Gold firms as concerns over growth, inflation persist

By Seher Dareen

(Reuters) – Gold rose on Tuesday, recovering slightly from a retreat to an over one-month trough in the last session, as investors sought cover from fears of stalling global growth and soaring inflation.

Spot gold rose 0.4% to $1,904.36 per ounce by 10:40 a.m. ET (1440 GMT). Prices popped back above the key $1,900 level, after falling to $1,890.20 on Monday – its lowest since March 29.

U.S. gold futures gained 0.3% to $1,902.30.

Some buying was re-emerging in safe haven products like gold, after news of China’s lockdown impacting demand in the energy and metals markets, said David Meger, director of metals trading at High Ridge Futures, also attributing the uptick to bargain hunting following the “overdone” dip.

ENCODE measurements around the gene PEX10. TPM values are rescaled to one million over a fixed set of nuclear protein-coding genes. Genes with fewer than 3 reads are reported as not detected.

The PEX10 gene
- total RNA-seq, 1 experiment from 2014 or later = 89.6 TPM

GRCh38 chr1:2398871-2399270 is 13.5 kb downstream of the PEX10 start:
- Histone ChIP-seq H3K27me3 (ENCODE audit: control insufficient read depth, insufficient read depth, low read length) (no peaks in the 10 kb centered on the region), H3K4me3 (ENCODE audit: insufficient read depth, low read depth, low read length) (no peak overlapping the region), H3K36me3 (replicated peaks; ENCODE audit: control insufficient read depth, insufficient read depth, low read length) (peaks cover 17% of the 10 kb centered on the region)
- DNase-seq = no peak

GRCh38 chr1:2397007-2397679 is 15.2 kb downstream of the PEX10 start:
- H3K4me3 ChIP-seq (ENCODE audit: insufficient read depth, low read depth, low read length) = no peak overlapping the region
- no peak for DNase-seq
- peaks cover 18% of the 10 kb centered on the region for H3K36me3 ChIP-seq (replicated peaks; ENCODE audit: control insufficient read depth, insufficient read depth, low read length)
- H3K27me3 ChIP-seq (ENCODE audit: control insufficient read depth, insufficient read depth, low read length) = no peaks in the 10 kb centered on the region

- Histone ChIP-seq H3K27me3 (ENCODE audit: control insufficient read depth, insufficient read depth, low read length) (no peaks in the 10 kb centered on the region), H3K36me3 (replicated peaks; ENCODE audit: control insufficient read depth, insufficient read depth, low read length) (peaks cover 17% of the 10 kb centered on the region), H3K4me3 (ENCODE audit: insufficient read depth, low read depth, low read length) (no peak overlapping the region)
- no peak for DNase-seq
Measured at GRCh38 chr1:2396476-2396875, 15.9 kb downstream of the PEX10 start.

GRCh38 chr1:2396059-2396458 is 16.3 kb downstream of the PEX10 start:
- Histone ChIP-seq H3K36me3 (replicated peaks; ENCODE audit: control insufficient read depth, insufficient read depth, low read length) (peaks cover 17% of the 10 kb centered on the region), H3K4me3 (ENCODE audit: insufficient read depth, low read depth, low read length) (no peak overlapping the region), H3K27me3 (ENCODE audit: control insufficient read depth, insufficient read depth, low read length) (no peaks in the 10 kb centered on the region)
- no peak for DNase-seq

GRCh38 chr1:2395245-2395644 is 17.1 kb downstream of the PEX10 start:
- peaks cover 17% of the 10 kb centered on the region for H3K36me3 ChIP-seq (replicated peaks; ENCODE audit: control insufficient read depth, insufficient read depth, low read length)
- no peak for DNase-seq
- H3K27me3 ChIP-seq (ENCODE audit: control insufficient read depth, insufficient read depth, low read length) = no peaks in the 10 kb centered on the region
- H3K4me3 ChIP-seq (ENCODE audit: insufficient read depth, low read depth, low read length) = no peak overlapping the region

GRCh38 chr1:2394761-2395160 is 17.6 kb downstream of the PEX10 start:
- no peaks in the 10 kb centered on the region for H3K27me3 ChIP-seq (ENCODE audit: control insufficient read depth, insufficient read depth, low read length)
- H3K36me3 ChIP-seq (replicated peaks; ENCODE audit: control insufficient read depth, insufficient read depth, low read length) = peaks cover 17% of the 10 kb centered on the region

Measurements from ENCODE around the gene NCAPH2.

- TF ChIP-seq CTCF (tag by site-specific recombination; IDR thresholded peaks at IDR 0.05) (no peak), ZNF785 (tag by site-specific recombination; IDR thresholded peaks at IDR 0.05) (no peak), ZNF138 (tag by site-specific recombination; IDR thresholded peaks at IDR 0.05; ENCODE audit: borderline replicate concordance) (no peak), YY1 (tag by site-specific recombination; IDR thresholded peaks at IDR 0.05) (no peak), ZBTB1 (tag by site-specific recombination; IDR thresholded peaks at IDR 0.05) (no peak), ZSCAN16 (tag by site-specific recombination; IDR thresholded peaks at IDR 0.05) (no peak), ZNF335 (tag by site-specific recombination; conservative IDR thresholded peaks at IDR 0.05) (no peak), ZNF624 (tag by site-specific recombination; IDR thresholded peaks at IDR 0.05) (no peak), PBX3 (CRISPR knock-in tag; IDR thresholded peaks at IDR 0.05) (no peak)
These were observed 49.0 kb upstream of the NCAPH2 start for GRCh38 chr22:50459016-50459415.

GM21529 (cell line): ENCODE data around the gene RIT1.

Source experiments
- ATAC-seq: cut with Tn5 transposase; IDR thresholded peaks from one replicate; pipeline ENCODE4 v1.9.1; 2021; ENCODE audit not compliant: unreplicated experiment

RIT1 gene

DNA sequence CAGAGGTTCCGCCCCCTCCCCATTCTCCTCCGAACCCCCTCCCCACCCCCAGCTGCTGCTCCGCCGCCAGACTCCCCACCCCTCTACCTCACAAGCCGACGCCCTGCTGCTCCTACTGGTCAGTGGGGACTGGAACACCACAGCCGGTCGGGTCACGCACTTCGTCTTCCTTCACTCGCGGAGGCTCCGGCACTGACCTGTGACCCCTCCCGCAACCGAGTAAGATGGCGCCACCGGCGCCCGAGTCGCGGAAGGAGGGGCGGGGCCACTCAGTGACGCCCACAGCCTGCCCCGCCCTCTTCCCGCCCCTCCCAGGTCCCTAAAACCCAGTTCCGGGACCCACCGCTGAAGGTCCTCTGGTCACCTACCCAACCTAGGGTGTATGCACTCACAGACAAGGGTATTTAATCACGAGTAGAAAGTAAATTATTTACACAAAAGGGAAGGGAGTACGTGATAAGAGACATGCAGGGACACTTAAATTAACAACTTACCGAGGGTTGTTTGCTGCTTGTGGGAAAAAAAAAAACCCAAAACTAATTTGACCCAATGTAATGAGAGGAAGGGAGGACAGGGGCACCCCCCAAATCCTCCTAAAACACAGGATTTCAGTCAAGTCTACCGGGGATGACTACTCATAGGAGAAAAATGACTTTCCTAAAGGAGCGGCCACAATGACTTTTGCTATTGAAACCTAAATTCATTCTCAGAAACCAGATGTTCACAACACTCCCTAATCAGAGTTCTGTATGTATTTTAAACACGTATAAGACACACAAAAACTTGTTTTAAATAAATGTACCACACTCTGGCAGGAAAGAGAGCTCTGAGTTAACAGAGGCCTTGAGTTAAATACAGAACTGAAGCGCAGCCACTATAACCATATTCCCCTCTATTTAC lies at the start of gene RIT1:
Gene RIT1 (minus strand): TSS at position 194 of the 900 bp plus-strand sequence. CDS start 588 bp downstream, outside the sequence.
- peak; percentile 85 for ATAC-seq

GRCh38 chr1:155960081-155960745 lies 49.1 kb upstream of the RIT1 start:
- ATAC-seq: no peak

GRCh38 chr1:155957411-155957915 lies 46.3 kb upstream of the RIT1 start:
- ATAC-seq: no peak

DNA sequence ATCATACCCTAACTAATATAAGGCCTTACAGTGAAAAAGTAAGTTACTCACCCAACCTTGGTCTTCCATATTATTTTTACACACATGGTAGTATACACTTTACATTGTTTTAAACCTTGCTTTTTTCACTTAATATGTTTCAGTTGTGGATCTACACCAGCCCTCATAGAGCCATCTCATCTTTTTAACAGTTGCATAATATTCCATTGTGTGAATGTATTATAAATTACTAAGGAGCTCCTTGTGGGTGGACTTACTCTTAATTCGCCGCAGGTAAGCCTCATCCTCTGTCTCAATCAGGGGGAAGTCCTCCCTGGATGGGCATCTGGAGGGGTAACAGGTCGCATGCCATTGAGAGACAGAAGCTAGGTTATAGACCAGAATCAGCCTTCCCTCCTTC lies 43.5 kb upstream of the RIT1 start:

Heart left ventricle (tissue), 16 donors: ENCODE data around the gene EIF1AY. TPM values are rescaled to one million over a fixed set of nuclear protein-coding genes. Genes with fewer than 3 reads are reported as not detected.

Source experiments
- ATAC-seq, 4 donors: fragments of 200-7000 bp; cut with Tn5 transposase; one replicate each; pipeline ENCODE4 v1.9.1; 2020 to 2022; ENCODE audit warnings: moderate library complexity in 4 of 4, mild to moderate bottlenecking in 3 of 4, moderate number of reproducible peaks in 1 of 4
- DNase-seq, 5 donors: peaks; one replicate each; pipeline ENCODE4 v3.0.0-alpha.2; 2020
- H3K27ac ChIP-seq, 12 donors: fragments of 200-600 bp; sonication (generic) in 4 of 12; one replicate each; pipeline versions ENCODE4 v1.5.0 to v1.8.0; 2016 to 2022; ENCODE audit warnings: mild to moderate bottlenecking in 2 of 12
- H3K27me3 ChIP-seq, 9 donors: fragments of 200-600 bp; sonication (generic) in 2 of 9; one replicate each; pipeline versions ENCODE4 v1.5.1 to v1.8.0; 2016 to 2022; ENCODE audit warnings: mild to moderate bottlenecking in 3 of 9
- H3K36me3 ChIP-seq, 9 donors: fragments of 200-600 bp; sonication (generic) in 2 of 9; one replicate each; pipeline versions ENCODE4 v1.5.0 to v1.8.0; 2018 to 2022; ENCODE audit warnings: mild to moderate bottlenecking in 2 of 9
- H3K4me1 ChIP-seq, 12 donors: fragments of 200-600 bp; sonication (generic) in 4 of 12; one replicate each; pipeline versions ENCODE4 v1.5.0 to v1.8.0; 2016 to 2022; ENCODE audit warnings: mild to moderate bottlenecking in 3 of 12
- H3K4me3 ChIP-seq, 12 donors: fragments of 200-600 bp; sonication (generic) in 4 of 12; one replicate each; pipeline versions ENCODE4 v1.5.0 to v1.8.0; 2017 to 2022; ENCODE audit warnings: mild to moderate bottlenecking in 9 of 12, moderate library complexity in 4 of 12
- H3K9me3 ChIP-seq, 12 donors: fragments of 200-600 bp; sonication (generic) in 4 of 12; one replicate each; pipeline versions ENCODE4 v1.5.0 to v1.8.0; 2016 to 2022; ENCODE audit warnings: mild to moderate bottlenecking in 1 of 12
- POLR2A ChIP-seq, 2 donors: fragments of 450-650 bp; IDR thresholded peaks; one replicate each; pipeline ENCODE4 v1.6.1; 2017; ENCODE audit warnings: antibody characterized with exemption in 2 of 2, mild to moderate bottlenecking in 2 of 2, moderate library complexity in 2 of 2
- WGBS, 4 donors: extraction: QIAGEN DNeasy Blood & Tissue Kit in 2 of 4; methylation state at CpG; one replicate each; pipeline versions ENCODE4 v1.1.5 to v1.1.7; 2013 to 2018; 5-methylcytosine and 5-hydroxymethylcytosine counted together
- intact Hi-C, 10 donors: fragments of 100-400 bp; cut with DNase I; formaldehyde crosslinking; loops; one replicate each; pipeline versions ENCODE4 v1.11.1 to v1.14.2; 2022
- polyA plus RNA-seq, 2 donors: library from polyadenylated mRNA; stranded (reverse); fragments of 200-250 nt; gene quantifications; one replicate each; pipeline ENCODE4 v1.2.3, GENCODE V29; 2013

While gold is considered a hedge against inflation and economic and political risks, including the Ukraine war, capping gains were expectations of rapid U.S. rate hikes, which increase the opportunity cost of holding the non-yielding asset.

A higher dollar also slowed gold’s gains. [USD/]

“The market is starting to believe that the Fed is willing to be a bit more aggressive and hence it has taken a little bit of the wind out of some of the sails of these commodities rallies,” Meger added.

The Fed is expected to raise rates by a half a percentage point at each of its next two meetings. But at the same time, this left markets worried that the aggressive tightening could derail the global economy.

Palladium, used primarily in vehicle exhausts to curb emissions, rose 1.4% to $2,174.08 per ounce, a day after concerns over reduced demand due to COVID lockdowns in China dragged it down as much as 12.9%.

“This year as semiconductor availability improves, we should see car demand rising… Yesterday’s fall should be a very good bargain hunting opportunity,” said WisdomTree analyst Nitesh Shah.

Silver fell 0.3% to $23.53 per ounce and platinum fell nearly 1% to $911.81.

(Reporting by Seher Dareen and Eileen Soreng in Bengaluru; Editing by Shailesh Kuber)